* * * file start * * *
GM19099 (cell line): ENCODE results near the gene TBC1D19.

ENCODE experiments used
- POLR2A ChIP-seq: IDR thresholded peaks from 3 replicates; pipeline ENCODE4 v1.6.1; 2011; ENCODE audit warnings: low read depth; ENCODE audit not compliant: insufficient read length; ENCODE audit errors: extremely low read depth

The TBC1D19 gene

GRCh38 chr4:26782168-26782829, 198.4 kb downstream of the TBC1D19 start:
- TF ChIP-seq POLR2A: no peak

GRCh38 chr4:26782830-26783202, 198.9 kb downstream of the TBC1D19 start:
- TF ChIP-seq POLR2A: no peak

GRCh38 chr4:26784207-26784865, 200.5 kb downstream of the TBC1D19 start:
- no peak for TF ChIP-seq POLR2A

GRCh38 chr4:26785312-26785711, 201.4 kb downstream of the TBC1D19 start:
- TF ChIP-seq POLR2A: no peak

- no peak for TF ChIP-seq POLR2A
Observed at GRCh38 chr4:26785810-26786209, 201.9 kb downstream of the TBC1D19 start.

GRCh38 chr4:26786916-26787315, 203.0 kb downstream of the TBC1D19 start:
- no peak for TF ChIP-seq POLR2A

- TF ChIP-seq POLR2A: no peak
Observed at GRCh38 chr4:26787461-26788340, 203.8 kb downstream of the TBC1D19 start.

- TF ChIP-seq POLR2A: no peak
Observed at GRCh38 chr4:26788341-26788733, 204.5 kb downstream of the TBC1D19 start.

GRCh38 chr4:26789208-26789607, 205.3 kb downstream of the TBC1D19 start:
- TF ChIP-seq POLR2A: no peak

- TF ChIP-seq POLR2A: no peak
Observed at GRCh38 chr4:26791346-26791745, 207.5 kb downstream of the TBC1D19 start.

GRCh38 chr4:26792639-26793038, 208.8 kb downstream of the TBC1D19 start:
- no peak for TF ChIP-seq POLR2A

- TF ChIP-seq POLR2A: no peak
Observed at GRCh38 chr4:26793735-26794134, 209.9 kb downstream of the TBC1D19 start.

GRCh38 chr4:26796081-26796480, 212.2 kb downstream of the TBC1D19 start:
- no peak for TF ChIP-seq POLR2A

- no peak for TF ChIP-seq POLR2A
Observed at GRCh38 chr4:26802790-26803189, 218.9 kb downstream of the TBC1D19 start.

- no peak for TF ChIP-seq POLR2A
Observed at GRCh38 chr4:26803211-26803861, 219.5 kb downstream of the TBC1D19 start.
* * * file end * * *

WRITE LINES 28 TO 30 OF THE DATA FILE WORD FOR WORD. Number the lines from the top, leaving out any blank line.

Observed at GRCh38 chr4:26793735-26794134, 209.9 kb downstream of the TBC1D19 start.

GRCh38 chr4:26796081-26796480, 212.2 kb downstream of the TBC1D19 start:
- no peak for TF ChIP-seq POLR2A